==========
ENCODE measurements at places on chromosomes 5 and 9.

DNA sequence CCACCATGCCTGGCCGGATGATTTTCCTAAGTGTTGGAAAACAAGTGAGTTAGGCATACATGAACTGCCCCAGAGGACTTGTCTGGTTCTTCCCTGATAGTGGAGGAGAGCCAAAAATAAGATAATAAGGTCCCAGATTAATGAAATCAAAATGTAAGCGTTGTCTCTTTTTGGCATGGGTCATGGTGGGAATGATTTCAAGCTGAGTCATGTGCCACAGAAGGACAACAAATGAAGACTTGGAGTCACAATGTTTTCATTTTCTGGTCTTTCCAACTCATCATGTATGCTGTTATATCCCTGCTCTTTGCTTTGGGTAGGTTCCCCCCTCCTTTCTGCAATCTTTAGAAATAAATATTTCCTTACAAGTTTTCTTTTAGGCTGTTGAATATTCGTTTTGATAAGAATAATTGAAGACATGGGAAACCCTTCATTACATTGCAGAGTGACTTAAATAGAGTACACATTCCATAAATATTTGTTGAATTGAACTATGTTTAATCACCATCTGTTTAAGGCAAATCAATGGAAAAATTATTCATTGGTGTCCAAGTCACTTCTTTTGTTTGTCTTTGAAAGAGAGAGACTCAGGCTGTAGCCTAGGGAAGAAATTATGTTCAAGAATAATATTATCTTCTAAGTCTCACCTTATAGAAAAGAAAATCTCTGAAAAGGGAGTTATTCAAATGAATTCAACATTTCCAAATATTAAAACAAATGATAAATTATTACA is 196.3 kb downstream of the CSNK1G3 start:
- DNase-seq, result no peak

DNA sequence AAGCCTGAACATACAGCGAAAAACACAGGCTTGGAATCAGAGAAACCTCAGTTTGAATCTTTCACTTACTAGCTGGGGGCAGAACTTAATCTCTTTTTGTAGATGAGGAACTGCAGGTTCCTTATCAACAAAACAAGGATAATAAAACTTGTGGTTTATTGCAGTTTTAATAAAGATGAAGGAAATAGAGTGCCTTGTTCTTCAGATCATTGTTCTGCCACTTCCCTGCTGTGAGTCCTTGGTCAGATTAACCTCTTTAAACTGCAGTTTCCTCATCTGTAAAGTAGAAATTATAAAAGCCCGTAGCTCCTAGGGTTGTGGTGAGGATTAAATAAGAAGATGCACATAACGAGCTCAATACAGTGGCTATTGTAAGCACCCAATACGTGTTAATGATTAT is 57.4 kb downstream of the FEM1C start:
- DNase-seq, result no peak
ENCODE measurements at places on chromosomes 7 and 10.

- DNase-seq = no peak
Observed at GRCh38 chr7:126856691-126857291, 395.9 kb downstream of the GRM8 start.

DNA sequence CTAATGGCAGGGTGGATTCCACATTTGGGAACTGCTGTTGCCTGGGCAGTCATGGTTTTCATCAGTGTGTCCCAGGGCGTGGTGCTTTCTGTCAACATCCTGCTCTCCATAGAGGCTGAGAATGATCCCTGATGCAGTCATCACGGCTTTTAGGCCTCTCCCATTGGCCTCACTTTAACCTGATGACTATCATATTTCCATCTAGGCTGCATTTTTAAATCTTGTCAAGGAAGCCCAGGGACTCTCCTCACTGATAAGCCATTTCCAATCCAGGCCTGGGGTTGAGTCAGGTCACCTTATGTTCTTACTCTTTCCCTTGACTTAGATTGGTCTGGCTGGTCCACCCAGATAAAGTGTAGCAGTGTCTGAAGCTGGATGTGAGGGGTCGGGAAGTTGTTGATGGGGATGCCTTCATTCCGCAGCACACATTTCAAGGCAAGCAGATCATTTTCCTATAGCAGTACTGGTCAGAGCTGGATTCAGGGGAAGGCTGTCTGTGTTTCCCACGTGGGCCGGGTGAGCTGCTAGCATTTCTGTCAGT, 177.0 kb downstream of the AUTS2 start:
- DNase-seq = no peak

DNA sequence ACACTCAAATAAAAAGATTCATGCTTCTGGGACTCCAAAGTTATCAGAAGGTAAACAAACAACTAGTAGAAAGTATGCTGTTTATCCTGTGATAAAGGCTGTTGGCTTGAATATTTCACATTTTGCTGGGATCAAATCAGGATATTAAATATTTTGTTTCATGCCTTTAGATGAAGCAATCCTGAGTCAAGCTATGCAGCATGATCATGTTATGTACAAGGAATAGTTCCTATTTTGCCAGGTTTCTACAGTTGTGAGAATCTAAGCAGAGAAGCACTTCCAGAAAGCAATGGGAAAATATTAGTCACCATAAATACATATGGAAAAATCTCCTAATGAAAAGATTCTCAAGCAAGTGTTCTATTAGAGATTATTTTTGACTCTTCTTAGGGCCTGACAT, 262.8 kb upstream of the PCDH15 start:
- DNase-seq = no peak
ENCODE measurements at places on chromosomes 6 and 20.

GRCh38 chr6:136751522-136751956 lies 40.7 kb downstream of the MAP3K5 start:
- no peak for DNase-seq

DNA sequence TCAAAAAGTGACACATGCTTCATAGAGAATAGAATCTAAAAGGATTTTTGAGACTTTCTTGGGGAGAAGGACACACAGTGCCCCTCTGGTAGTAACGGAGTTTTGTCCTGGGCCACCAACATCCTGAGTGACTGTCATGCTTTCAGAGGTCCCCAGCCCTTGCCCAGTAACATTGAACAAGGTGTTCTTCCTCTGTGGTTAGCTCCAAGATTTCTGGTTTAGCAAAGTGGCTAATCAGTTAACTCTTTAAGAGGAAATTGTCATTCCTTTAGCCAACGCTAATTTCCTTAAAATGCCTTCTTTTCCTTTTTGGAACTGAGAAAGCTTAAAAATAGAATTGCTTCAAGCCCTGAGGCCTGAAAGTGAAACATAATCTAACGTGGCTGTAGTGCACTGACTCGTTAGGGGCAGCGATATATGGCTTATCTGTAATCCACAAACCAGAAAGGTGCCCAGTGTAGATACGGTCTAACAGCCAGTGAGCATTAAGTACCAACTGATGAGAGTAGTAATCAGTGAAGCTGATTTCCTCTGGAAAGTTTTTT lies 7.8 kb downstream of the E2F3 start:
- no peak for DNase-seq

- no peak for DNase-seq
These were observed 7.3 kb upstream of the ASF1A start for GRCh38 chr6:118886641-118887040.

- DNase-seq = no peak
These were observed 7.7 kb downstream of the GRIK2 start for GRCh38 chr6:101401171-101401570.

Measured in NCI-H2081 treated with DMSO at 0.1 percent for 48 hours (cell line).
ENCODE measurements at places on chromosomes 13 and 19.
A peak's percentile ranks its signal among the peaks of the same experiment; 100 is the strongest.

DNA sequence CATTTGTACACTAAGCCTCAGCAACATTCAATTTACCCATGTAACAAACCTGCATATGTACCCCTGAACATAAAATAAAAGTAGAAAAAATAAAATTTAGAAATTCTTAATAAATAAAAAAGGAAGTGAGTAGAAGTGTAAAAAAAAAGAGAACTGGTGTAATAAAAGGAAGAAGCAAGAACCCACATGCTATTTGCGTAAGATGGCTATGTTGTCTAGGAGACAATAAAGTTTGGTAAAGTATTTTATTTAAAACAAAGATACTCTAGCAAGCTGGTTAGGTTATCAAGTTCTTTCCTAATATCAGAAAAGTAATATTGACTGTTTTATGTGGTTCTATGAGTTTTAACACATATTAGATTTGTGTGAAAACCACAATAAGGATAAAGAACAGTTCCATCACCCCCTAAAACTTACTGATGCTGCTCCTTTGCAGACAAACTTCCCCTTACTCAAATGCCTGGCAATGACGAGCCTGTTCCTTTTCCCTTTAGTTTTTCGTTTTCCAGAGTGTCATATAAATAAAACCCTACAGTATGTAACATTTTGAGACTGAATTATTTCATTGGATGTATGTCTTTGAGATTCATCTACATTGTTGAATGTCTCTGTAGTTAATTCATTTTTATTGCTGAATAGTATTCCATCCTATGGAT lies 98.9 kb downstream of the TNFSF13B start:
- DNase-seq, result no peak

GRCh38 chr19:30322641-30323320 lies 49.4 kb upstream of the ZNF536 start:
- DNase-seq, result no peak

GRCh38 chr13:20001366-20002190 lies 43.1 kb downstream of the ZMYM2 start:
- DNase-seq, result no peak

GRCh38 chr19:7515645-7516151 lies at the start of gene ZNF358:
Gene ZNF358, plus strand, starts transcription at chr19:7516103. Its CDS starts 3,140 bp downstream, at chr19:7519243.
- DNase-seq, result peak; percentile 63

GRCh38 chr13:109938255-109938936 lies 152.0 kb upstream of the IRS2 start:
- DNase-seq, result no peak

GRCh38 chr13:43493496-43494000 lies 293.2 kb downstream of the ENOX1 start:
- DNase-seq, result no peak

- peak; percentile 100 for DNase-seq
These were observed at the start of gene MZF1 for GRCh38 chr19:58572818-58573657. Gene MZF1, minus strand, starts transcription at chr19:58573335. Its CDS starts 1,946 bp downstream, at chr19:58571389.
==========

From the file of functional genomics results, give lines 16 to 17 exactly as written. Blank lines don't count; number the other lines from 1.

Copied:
DNA sequence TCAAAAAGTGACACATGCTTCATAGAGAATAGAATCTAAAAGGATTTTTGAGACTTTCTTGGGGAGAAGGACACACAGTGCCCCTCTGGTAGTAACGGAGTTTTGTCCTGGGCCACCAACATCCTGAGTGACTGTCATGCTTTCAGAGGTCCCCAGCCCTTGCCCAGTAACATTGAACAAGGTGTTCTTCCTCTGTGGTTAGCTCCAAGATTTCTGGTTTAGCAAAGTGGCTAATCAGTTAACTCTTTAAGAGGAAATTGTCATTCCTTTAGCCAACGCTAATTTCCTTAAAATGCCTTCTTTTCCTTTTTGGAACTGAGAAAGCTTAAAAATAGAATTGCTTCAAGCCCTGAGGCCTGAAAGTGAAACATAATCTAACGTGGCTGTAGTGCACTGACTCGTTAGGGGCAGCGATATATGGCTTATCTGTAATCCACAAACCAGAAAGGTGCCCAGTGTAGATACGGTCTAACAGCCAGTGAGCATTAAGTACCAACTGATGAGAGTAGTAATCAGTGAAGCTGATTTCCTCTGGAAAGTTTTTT lies 7.8 kb downstream of the E2F3 start:
- no peak for DNase-seq